Legal and Rights based Approaches in Ending Child Marriage

Introduction
The project – Building Collaboration, Partnerships and Political Commitment to Delay Early Marriage and the Onset of Childbearing in Northern Nigeria – funded by Ford Foundation and anchored Action Aid Nigeria aims at delaying the practice of early/child marriage in Northern Nigeria. The project brought together 5 CSOs to implement the recommendations from a Ford Foundation’s Report titled ‘Mapping Early Marriage in West Africa’.

Working through Laws and rights—e.g., advocacy for the domestication and adoption of the Child Rights Law, the implementation of the Children and Young Persons Law, and laws to elimination of the hidden costs” of secondary education were key elements of the project expected to be implemented by the leading NGO working in the advocacy space – the Isa Wali Empowerment Initiative (IWEI).

As a leading rights-based non-profit in Kano state, Isa Wali Empowerment was co-opted into the project to contribute the important piece of working with legislators. In this project, IWEI aimed to strengthen child rights protection mechanisms by advocating for the passage the Child Rights (Protection) Bill in Kano state which had been pending before the Kano State House of Assembly since 2010.1 IWEI decided on this action based on its assessment of inadequate laws on child Rights protection in the state.2

Background to the IWEI intervention: Early initiatives to work through Laws and Rights-based Approaches to delay early marriage in Kano State

The law and rights based approach to ending child marriage entails putting in place mechanisms and legal frameworks to prevent early and child marriage (through legislations) and empowering people to know and claim their rights and increasing the ability and accountability of individuals and institutions who are responsible for respecting, protecting and fulfilling rights.3

In Kano state, prior to this project, efforts were made to adapt the Child Rights Act with a view to domesticate the law to fit into the context, culture and religion of the people of the state. A committee constituted to revise the Child Rights Act of 2003 to conform to Islamic precepts, culture and morality of the Muslim majority Kano state came up with Kano State Child’s (Protection) Bill, of 2010.

According to Mallam Muhammed Mashi, the Coordinator Child Protection Network of Kano State:

‘… there was a committee which was organized by the state government after domestication of the Child Rights Act at the national level, the state [wanted to] domesticate it. There were so many accusations, allegations, politics in the issue of domesticating Child Right Act in Kano state as I understand it…. I think a lot of attempts were made by the Kano state legislature several times to domesticate but it gets into a stumbling storm somewhere, somehow.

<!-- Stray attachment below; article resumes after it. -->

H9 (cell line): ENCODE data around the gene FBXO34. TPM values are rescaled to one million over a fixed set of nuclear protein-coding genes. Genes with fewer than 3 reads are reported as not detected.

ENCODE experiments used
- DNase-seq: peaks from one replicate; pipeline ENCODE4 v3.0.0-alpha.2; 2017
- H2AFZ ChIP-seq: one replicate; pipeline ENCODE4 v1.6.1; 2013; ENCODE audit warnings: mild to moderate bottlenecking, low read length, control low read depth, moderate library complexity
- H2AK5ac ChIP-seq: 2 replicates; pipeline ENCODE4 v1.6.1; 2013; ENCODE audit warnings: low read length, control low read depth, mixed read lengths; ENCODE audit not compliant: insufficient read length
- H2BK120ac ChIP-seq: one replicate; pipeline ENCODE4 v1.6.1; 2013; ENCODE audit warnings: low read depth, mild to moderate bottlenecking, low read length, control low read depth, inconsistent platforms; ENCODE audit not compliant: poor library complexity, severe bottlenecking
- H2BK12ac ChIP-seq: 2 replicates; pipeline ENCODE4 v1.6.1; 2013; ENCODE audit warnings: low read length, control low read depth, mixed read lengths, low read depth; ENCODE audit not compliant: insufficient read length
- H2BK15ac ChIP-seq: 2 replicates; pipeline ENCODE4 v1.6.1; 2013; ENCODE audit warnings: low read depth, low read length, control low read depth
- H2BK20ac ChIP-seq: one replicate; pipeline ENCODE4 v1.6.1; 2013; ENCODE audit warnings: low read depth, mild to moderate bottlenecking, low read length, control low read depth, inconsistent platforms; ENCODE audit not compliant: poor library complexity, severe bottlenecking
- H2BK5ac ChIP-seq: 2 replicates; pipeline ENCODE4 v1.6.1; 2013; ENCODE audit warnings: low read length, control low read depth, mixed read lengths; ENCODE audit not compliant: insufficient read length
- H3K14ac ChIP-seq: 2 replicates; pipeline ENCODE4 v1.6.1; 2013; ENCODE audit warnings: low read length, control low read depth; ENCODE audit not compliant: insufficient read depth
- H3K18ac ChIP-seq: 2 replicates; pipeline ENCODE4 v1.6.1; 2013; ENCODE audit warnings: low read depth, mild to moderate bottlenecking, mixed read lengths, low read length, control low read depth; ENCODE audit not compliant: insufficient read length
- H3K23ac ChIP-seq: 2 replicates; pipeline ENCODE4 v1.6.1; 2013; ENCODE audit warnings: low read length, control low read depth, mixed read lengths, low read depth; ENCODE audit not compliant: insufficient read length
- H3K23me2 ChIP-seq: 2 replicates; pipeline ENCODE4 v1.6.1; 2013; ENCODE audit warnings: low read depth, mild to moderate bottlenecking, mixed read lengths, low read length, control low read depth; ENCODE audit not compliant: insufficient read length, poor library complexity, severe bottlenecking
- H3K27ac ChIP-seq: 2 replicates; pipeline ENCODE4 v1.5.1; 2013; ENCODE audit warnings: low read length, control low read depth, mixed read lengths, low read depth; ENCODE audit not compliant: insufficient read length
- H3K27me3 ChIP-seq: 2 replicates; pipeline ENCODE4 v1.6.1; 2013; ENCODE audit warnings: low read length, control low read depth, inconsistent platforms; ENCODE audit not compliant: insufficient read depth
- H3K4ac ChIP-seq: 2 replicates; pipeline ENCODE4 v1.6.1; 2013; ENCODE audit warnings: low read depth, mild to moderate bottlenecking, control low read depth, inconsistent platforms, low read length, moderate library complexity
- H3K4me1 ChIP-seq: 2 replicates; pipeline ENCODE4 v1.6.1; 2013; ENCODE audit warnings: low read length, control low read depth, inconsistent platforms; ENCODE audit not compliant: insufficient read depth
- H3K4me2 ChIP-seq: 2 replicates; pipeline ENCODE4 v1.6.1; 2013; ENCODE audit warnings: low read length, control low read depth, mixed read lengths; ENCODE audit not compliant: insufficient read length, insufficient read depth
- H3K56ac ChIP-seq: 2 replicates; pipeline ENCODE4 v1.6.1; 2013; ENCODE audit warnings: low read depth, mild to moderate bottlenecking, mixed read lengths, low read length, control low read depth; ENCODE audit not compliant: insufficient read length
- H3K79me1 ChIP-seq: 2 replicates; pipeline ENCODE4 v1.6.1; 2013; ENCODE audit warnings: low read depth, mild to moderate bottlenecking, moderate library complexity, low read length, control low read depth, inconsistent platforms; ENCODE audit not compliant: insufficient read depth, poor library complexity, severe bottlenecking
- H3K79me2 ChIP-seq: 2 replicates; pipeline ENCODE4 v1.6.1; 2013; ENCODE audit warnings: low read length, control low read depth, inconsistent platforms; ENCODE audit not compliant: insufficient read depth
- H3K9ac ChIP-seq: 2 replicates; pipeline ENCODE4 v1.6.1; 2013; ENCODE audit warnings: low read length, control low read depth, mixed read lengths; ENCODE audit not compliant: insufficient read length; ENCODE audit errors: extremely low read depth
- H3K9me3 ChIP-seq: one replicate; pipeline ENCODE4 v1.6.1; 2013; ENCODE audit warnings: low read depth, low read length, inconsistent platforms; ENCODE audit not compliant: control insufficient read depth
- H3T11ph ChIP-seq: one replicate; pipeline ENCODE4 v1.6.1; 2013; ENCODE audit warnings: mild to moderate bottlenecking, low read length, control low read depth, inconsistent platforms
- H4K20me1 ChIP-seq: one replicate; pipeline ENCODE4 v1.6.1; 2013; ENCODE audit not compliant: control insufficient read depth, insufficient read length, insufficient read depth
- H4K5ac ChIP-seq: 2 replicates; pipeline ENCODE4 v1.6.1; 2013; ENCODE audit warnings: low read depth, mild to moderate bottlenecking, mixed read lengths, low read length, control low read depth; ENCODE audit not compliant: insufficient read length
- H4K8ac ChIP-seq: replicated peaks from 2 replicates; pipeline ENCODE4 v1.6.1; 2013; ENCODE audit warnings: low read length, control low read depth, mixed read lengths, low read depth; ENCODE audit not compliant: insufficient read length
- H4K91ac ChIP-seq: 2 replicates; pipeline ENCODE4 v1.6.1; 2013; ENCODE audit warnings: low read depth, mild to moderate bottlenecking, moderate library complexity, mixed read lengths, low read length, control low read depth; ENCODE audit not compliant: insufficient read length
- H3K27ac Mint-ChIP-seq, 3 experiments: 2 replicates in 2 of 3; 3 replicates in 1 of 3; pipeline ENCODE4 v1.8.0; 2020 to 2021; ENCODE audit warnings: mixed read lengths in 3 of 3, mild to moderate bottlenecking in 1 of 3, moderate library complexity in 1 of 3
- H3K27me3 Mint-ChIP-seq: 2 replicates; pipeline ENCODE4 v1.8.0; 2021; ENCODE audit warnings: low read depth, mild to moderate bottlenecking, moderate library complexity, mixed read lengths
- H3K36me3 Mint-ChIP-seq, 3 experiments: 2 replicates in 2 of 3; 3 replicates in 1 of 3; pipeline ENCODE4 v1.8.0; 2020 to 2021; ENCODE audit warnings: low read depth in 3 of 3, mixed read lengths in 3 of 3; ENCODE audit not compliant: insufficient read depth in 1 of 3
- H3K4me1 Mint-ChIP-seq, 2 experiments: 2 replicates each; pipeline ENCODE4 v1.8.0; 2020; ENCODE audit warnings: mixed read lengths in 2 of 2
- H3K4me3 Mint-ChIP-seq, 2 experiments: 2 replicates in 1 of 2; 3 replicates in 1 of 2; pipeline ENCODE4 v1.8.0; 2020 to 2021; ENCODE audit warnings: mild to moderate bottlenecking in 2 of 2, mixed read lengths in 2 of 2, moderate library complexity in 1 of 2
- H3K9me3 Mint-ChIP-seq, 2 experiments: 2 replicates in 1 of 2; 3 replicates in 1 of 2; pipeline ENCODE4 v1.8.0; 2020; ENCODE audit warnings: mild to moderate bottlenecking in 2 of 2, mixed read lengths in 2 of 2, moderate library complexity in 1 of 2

[Regarding] the Child Protection) Bill of 2010 …… Initially, I think [it]was presented [before the Kano State House Assembly] but brought back for some  amendments and corrections here and there….the Ministry of Women Affairs in collaboration and partnership with Ministry of Justice are trying to sponsor the bill’4 . However, to date that effort has not been successful”.  The absence of a child rights law has made it difficult for the states to have adequate structures and a framework, such as a Child Rights Implementation Protection Committee [CRIC] which is provided for under the CRA as contained in the International Convention on the Rights of the Child (CRC).5

The IWEI project intervention – Advocacy for Law and Rights

IWEI designed its intervention in this project around two action points –

  1. legislative advocacy for the passage of the Child Protection Bill before the Kano state House of Assembly and the introduction of the new law on Free Compulsory Education.
  2. education policy reform to integrate Islamic and Western education and improve the standard of education.

In this project, IWEI aimed to secure girls’ education by catalyzing government to enact a law that will make secondary education mandatory for all, girls and boys. Once the law on education is passed, they contended early marriages will be delayed. However, the reluctance of parents to allow daughters to complete  secondary schools was recognized so IWEI moved on to advocate for education policy reform integrating Islamic and western education and ensure quality of same. IWEI contended that the introduction of the policy will encourage parents to allow their daughters to stay in school up to Senior Secondary School 3 levels especially in the rural areas.

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